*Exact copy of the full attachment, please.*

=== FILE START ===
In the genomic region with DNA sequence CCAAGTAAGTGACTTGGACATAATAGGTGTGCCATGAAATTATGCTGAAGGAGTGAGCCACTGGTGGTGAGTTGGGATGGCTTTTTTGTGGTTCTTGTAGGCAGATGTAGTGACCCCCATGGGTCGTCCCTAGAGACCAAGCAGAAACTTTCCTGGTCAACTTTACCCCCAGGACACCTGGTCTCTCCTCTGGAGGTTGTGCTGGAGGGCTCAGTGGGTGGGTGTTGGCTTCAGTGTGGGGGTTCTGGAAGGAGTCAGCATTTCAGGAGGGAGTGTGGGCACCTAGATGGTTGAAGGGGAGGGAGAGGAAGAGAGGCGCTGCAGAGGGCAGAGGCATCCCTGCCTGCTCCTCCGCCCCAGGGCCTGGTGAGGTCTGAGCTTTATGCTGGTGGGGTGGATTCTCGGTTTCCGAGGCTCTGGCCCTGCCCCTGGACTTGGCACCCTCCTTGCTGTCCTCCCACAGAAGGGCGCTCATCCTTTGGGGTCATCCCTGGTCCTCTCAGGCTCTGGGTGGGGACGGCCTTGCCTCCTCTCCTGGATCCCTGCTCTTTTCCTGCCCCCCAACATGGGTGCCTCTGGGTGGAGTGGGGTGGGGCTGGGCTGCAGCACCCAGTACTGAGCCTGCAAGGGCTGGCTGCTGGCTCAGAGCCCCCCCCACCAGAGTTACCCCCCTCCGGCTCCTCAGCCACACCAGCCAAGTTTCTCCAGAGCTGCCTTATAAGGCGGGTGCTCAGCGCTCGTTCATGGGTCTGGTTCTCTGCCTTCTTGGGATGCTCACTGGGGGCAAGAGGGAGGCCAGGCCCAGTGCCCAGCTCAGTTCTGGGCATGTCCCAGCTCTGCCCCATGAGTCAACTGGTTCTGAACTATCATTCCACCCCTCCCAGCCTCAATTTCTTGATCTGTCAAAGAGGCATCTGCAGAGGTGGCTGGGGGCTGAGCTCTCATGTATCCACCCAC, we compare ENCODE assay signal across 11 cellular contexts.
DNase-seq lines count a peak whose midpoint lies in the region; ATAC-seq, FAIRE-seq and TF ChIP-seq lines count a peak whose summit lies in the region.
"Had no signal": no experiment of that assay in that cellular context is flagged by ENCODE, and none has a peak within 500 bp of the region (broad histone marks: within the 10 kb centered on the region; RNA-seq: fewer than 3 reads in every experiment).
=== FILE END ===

In the genomic region with DNA sequence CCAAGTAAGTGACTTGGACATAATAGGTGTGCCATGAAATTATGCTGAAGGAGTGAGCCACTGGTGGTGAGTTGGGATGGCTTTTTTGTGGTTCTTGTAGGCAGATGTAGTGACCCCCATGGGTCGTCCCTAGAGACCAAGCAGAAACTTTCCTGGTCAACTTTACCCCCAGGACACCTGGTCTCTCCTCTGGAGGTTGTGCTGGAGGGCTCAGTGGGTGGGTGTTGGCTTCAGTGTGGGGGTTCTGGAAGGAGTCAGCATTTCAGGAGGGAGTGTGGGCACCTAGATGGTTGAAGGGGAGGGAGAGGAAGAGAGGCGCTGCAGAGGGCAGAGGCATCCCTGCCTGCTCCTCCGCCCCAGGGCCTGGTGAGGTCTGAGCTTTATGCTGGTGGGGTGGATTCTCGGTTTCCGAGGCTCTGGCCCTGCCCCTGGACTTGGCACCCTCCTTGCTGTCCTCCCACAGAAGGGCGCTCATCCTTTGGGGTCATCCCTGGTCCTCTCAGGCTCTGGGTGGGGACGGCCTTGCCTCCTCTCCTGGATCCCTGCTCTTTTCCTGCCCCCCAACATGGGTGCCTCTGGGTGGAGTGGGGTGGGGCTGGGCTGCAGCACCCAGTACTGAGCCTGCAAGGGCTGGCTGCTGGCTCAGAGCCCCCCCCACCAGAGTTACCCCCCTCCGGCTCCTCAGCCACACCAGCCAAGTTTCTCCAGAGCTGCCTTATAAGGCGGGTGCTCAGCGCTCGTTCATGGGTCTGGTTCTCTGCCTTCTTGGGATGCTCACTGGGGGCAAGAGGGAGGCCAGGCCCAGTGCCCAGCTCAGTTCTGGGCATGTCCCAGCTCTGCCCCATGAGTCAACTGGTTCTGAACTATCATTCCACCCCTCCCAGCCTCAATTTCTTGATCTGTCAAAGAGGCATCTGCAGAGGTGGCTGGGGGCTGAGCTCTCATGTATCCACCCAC, we compare ENCODE assay signal across 11 cellular contexts.
DNase-seq lines count a peak whose midpoint lies in the region; ATAC-seq, FAIRE-seq and TF ChIP-seq lines count a peak whose summit lies in the region.
"Had no signal": no experiment of that assay in that cellular context is flagged by ENCODE, and none has a peak within 500 bp of the region (broad histone marks: within the 10 kb centered on the region; RNA-seq: fewer than 3 reads in every experiment).